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New Research: Informal Learning Recognized By Organizations, Not Yet Adopted As A Component of Learning & Development

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Wed Jan 23 2013

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New Research: Informal Learning Recognized By Organizations, Not Yet Adopted As A Component of Learning & Development-52478b53395971b01237e39f979f15bb5237c29316f2f3f09e14da3d919d99c6

The purpose of Informal Learning: The Social Evolution, conducted by ASTD and the Institute for Corporate Productivity (i4cp), is to examine the ways in which informal learning is evolving and how organizations are leveraging it to improve performance.

Some of the issues examined include:

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• the current role of informal learning in the workplace

• investment in informal learning now and in the future

• the role of social networking technology in learning and development

• informal learning strategies and practices in use by organizations.

The ASTD/i4cp survey team defined informal learning as:

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A learning activity that is not easily recognizable as formal training and performance support. Generally speaking, it takes place without a conventional instructor and is employee-controlled in terms of breadth, depth, and timing. It tends to be individualized, limited in scope, and utilized in small chunks. Examples of informal learning include online social networking, accessing knowledge through Internet or intranet searches, and peer-to-peer coaching. It does not include activities such as organized classes, workshops, and conventional job aids.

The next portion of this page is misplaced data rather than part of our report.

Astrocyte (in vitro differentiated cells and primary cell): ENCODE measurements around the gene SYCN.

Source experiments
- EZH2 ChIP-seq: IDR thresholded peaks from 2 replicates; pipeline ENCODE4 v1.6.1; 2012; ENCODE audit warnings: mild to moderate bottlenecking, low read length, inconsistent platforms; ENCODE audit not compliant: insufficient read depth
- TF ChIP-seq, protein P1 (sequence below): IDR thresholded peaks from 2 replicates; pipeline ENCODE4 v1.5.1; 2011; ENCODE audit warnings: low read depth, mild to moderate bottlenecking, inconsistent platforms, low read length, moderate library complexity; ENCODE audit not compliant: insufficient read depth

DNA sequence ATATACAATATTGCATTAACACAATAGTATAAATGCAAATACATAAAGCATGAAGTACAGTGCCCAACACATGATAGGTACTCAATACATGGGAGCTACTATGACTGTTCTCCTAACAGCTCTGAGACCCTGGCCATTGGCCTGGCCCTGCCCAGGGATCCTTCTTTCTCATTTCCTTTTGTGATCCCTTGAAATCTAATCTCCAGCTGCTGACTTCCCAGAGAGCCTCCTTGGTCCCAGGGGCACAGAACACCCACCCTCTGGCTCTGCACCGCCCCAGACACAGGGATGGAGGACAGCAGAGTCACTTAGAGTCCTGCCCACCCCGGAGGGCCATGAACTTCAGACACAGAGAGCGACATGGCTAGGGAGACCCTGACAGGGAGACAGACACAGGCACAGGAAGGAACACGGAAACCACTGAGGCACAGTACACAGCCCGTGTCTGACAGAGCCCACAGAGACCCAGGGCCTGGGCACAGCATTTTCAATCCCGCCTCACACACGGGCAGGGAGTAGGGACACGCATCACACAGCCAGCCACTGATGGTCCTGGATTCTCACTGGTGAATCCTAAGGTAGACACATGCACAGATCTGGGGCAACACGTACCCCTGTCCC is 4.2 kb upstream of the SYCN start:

While the definition covers what informal learning is not, it’s important to consider that any sort of learning or acquisition of knowledge that is self-selected can be considered informal learning. The gaining or enhancement of knowledge that is undertaken by choice rather than direction, requirement, or mandate is, for our purposes, considered to be informal. This includes activities such as casually touching base with a colleague and inquiring about best practices before undertaking a new project, chatting with a mentor, exchanging instant messages with co-workers, or reading blog posts.

As Jay Cross, author and informal learning thought leader put it, “Informal learning is like riding a bike: the rider choses the destination, the speed, and the route.” Whereas “formal learning is like riding a bus: the driver decides where the bus is going; the passengers are along for the ride.”

Although many organizations recognize the potential of informal learning, most have yet to take steps to invest in or fully adopt it as a component of learning and development.

Analysis of the survey data and a review of the existing literature make clear several key findings:

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• Nearly all the survey respondents (97 percent) reported that informal learning played a role in their learning initiatives within their organizations, with one-quarter reporting that it represented more than one-half of the total learning that occurred in their companies.

• Over 55 percent of respondents said their companies plan to increase their use of informal learning in the coming three years.

• Organizations with younger workforces are more likely to implement an informal learning program.

The complete report, Informal Learning: The Social Evolution is available on the ASTD Store.

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